About six months after several major pharmacies pulled Zantac and its generic equivalents off their shelves, citing a potentially harmful contaminant in the heartburn medication, federal regulators are throwing their weight behind the drug's removal from the market. The Food and Drug Administration requested Wednesday that manufacturers immediately pull all prescription and over-the-counter versions of the drug.

City authorities in Moscow are rolling out new digital "social monitoring" tools targeting the public, after what officials say were constant violations of the city's quarantine imposed this week to fight the spread of the new coronavirus.

Under restrictions in place since Monday, most of the city's 12 million residents must remain indoors, barring a few exceptions — like trips to the supermarket or pharmacy, taking out the trash or briefly walking the dog.

Imagine this: One minute you're a volunteer doing work that you find incredibly meaningful in a faraway place.

Then you get a notice – evacuate immediately. Suddenly you're back home, probably feeling down and definitely jobless.

That's the situation that over 7,000 Peace Corps volunteers found themselves in after an unprecedented evacuation order in mid-March. The reason: fear of coronavirus. The Peace Corps explains that it didn't want its volunteers stranded abroad if travel became impossible.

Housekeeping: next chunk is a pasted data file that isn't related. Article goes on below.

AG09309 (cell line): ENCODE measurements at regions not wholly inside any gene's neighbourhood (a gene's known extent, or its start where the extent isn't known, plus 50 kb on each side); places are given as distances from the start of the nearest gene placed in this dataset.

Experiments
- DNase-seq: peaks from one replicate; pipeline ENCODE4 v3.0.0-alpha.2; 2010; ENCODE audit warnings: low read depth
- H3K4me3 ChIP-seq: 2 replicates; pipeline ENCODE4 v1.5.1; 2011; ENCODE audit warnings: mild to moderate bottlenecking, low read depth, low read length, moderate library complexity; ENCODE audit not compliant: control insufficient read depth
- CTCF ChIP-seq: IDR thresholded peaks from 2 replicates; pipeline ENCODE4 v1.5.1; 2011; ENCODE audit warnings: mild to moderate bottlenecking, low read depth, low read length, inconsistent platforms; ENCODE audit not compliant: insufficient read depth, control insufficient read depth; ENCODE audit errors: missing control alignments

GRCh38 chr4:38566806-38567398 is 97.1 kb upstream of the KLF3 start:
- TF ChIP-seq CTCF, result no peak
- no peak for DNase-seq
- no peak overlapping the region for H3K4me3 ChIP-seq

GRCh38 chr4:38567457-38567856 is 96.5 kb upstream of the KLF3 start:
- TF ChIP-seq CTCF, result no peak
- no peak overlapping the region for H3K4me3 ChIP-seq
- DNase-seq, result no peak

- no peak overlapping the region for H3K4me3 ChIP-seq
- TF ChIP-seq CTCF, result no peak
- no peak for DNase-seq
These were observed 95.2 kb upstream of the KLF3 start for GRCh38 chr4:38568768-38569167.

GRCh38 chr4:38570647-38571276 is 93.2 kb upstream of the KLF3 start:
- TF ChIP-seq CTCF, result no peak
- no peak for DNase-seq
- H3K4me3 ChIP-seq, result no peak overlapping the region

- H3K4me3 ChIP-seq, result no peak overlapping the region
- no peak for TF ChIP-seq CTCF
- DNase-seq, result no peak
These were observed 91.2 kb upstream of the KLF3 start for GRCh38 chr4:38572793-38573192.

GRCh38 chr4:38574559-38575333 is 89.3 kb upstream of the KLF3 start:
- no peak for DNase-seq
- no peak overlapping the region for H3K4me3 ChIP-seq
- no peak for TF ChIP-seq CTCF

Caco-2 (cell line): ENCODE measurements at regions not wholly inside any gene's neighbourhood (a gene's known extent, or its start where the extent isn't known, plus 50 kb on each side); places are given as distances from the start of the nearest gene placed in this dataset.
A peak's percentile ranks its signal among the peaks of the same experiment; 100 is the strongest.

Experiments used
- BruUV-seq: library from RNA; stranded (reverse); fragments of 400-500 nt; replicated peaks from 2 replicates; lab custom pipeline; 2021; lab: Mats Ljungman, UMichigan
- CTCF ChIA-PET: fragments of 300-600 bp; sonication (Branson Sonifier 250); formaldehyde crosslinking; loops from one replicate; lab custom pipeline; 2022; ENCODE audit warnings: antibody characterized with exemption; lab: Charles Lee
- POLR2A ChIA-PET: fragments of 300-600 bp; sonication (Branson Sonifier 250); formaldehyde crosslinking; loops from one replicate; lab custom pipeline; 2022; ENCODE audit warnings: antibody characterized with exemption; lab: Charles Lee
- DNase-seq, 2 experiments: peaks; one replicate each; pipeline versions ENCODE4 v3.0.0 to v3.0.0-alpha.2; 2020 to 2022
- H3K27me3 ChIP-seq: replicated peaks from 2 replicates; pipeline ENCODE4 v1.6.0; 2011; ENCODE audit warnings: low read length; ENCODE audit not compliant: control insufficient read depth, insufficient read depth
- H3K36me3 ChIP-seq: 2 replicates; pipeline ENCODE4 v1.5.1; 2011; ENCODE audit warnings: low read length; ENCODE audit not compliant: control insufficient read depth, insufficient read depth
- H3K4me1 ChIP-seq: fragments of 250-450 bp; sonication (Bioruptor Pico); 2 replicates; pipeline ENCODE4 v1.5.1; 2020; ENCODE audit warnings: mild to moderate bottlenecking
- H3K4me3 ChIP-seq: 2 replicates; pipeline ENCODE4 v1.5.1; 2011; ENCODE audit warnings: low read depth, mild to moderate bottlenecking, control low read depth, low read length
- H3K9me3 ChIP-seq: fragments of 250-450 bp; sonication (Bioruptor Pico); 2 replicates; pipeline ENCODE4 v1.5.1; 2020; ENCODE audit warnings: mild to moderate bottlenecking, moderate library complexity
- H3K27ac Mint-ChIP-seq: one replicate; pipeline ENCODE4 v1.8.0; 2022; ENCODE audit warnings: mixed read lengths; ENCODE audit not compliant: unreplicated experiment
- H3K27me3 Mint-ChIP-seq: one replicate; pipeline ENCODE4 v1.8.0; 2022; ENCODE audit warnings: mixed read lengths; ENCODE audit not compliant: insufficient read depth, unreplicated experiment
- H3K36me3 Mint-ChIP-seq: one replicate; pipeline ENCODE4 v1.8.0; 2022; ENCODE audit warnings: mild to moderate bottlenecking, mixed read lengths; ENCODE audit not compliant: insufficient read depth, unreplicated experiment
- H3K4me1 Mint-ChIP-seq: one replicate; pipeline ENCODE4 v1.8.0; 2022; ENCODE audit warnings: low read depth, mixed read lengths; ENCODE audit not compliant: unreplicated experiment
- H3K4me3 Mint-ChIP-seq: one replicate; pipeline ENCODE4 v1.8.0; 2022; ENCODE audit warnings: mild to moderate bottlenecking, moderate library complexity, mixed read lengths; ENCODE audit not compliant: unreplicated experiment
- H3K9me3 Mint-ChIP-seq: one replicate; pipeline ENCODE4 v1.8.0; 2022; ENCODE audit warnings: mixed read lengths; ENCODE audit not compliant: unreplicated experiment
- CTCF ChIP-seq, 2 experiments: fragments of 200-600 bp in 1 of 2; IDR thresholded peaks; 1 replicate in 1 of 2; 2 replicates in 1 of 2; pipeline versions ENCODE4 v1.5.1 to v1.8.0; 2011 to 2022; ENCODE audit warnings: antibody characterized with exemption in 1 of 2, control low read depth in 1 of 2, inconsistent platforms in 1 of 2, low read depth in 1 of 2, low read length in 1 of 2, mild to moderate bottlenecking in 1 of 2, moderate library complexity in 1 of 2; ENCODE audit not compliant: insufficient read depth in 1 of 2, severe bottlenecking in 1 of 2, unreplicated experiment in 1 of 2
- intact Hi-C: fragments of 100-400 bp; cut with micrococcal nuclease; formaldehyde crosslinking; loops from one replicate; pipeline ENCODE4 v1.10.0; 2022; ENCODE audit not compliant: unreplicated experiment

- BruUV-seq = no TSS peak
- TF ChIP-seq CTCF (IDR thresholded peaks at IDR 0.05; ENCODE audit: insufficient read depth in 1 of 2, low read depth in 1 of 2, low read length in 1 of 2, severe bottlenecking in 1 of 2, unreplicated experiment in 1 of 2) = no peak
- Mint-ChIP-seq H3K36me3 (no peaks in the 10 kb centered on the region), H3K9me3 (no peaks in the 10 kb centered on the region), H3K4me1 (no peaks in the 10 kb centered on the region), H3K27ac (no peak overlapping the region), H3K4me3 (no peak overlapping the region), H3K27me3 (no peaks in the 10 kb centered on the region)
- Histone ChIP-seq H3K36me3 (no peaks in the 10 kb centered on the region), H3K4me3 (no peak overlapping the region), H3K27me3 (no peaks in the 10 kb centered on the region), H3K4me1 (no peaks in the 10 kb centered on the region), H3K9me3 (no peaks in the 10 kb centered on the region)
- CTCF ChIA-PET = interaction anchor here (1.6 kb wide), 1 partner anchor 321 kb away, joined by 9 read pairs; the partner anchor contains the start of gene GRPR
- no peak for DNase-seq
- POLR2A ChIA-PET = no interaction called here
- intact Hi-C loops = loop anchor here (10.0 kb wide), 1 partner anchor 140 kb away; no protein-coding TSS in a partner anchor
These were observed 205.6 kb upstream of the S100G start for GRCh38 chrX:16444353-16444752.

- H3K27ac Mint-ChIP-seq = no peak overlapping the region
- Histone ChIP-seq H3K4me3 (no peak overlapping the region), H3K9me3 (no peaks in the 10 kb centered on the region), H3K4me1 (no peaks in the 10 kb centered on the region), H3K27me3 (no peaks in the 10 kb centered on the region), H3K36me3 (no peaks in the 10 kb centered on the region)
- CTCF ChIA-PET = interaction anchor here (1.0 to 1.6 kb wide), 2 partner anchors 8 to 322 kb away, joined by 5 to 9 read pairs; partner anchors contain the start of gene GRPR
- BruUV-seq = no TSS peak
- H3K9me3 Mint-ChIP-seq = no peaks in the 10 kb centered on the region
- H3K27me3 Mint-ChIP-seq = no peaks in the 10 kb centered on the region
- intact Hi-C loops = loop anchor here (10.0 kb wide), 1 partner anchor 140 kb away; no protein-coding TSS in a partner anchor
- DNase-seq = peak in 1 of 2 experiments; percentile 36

Italy is extending its coronavirus lockdown to April 13, as the country's death toll from COVID-19 now tops 13,000 people. The death toll rose by the smallest amount in days, but officials say it's too soon to declare the epidemic over. The number of new cases, which had been declining, was higher than the previous day.

News of the continued lockdown in Italy comes after members of the White House's coronavirus task force referred to Italy as an example of how the coronavirus could play out in the U.S.

Some devout Orthodox Jewish communities have been slow to follow lockdown orders in Israel, helping drive a surge in coronavirus cases that officials are struggling to contain.

Known in Israel as Haredim, or those who tremble in awe before God, ultra-Orthodox Jews make up about 12% of Israel's population — but they account for as much as 60% of Israel's COVID-19 cases in major hospitals, according to estimates. More than 6,000 Israelis have been infected and at least 31 have died.